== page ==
The Breakup Habit That Changed My Life: No More Emotional Texts

Breakups are tough, aren’t they? They’re like a storm that leaves us feeling battered and bruised, emotionally drained. We all have our ways of dealing with the emotional turmoil that follows. Some of us might dive into work, others might find comfort in the company of friends, and some might even take the route of self-isolation. My personal journey of self-discovery, however, led me to confront a habit that was more destructive than therapeutic—sending lengthy, emotional text messages to my exes. Over time, I realised that this was a futile exercise, only serving to heighten my distress.

At first, these long messages seemed like a lifeline, a way to let out the whirlwind of thoughts and feelings that were tearing at my heart. They were my canvas, where I painted my emotions in words, hoping to find some semblance of peace. I hoped my exes would engage in a conversation that could provide closure, a conversation that could help me understand where things went wrong, and perhaps, how I could avoid making the same mistakes in the future. But more often than not, I was met with indifference, a dismissive response, or worse, silence. Each non-response, each cold shoulder, only deepened the wound and intensified my anxiety. It was like shouting into a void, hoping for an echo, but being met with a deafening silence instead. It took me a while to understand that I wasn’t initiating a dialogue but was instead trying to offload feelings onto someone who couldn’t, or didn’t want to, process them.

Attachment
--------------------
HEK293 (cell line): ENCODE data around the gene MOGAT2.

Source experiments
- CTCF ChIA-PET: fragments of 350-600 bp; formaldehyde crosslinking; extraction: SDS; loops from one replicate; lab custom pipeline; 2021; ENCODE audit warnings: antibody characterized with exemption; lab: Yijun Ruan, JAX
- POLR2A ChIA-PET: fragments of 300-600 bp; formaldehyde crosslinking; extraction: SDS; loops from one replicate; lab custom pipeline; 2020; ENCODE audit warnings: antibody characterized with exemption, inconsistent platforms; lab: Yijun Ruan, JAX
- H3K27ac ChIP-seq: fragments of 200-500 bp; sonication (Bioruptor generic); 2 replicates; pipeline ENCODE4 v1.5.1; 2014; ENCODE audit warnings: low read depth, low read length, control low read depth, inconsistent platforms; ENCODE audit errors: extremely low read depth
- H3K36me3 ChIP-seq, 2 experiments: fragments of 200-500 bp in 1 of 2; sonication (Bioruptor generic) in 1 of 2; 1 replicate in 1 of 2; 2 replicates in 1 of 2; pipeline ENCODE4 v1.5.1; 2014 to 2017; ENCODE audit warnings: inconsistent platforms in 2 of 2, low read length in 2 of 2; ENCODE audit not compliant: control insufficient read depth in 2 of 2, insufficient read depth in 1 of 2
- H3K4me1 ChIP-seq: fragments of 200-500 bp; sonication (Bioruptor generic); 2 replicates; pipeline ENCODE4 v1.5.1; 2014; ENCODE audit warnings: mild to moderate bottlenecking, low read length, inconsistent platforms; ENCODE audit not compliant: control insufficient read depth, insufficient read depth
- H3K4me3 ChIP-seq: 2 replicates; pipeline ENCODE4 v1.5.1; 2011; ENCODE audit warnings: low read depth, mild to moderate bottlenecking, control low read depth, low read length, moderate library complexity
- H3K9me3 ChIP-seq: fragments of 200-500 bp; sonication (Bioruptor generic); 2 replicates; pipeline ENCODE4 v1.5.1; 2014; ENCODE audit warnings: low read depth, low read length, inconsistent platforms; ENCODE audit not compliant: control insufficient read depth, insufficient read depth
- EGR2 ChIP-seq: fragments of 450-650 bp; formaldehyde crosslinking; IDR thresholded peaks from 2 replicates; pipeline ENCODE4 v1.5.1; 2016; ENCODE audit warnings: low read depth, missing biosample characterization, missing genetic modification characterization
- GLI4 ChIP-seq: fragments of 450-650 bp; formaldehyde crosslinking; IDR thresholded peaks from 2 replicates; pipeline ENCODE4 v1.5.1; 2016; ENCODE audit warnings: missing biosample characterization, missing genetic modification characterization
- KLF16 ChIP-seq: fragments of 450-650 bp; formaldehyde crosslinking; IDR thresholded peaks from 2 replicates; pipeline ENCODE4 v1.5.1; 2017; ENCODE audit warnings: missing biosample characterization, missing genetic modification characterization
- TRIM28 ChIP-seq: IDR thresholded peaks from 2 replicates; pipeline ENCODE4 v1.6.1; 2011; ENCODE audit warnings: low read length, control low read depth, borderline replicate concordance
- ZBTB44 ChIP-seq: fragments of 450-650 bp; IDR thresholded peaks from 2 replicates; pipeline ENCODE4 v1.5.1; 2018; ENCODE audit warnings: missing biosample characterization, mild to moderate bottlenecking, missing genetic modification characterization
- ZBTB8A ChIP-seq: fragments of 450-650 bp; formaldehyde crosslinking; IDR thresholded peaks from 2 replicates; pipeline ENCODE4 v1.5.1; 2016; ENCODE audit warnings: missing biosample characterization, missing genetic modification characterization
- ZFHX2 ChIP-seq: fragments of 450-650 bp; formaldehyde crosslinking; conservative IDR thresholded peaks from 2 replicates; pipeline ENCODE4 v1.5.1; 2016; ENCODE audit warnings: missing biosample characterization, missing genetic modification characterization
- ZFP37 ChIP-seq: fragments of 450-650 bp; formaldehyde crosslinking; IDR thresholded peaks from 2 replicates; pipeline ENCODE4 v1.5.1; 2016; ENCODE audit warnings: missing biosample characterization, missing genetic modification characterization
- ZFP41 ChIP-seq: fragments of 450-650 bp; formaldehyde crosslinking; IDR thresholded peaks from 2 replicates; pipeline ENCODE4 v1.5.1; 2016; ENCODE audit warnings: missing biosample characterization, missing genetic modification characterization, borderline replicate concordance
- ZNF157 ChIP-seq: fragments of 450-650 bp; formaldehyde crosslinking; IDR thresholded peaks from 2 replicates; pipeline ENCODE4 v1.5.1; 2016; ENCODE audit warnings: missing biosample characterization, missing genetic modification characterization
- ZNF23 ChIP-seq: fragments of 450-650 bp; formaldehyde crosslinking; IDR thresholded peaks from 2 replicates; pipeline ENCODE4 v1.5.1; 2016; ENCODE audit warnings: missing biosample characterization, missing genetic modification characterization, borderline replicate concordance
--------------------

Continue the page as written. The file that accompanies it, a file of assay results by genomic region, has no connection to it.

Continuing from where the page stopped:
Recognising the problem is the first step towards change. Once I saw the destructive cycle I was in, I began to understand the root of the issue. My texts weren’t meant to be an effective means of communication, but rather an emotional outlet, a catharsis. They were a desperate plea for understanding from men who, either through incapacity or indifference, were unable to provide the support I sought. This was a manifestation of my anxious attachment style, a pattern of behaviour where I sought reassurance and validation from others, particularly my romantic partners, to alleviate my own insecurities and fears.